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HomewellnessThe truth about sleep trackers: How do they work and can they...

The truth about sleep trackers: How do they work and can they really help you get a good night's rest?

Shawn McCall, 48, a personal trainer in Waterford, Michigan, started tracking his sleep almost six years ago. McCall said that his Oura Ring – a sleek titanium device that he wears on his ring finger – has revealed how the choices he makes during his waking hours affect his sleep at night.

“It serves as a constant reminder that if I do certain things, like have too much to drink or eat a large meal before bed, I know my heart rate is going to be higher that night and I’ll definitely have less deep sleep,” he said. “It helps keep me accountable.”

The popularity of consumer sleep-tracking technology has grown rapidly in recent years, and that growth is projected to continue. Led by wearable devices like the Oura, Fitbit and Apple Watch, the market also includes phone-based apps and “nearables”, which are placed on or beside a person’s bed.

Researchers have found that the latest sleep trackers are generally adept at detecting the basics: When a person is asleep or awake. However, Dr Goldstein said that trackers can be less accurate when collecting data from people with obesity or heart rhythm disorders such as atrial fibrillation, as well as from those who have darker skin tones, because skin pigment can interfere with the way light is reflected back to the device.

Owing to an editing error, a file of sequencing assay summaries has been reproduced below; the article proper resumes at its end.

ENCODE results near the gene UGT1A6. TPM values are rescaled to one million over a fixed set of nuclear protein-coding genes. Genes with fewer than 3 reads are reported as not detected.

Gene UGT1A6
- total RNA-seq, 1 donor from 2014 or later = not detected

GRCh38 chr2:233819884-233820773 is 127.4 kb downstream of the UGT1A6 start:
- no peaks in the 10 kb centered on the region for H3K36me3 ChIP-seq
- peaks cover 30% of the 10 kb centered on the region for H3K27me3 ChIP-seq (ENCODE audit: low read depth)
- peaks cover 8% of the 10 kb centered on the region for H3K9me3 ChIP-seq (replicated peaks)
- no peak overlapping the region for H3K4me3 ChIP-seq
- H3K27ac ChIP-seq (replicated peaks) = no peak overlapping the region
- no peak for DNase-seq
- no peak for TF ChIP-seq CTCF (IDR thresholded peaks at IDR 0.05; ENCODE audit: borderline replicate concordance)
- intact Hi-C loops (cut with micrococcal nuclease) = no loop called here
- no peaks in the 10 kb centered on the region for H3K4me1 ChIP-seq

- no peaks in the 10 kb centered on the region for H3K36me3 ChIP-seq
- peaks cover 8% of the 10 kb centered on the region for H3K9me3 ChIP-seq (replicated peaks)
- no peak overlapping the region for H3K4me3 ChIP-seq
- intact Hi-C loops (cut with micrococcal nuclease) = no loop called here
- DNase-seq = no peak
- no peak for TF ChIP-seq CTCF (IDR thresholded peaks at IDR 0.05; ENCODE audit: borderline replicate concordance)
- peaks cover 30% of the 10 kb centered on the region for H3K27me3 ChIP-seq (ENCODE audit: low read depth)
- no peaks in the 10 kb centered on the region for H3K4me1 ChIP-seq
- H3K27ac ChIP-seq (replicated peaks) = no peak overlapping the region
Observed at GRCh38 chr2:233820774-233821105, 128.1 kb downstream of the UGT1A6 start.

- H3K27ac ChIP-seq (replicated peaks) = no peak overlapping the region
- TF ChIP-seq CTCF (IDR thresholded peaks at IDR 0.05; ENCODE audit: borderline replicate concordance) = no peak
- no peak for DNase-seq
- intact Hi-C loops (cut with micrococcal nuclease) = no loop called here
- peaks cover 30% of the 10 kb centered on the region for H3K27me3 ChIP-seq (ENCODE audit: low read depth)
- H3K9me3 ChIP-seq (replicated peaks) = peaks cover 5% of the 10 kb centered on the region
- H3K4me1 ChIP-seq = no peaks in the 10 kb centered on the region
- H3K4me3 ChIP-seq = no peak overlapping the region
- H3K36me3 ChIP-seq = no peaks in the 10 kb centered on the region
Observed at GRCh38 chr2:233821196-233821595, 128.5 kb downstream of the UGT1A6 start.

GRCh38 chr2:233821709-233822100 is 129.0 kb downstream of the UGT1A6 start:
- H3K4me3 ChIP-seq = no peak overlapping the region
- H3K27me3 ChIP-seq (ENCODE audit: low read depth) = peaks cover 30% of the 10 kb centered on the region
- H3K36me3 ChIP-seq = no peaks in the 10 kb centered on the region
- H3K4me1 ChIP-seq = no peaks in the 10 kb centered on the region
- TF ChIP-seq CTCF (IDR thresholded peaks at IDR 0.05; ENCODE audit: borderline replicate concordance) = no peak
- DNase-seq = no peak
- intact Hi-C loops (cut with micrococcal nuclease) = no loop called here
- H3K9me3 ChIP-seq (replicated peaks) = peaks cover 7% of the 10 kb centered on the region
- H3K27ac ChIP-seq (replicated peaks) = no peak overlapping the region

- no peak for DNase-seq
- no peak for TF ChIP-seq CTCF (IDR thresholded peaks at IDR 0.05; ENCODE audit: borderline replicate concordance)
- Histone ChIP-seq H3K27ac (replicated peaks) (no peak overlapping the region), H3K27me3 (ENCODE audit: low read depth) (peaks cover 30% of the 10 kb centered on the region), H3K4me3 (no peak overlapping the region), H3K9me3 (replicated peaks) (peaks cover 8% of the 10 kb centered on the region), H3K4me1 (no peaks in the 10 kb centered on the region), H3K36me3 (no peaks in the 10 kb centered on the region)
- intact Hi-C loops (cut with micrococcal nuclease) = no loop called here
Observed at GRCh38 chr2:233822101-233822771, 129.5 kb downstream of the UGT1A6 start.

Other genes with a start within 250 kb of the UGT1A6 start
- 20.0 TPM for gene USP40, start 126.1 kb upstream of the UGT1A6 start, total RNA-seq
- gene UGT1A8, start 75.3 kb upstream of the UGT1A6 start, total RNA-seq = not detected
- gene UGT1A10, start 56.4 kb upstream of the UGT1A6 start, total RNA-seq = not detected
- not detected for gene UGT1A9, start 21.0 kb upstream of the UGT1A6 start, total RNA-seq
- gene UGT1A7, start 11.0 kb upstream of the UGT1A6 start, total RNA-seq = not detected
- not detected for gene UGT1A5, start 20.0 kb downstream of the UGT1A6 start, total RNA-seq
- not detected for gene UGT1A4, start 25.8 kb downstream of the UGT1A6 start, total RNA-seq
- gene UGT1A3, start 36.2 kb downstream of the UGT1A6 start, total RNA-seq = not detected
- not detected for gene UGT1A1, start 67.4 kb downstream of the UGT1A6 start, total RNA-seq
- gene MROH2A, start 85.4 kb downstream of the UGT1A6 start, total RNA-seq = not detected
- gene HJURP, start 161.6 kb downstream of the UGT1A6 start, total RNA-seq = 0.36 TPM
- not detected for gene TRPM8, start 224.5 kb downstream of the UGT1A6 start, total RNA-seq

But even if the data collection is perfect, experts say that many of these technologies overreach when they attempt to translate findings into consumer-friendly takeaways.

“They’re presenting information with a granularity that they’re not yet capable of,” Dr Goldstein said.

For example, while many trackers offer data on a user’s sleep stages, such as REM sleep and deep sleep, these stages are defined by shifting patterns of brain activity – something most devices can’t directly measure.

“Inferring sleep and the sleep stages from peripheral phenomena like pulse rate or respiration has some inherent limitations, especially if the person is not healthy,” said Mathias Baumert, an associate professor of biomedical engineering at The University of Adelaide in Australia, who specialises in health technology.

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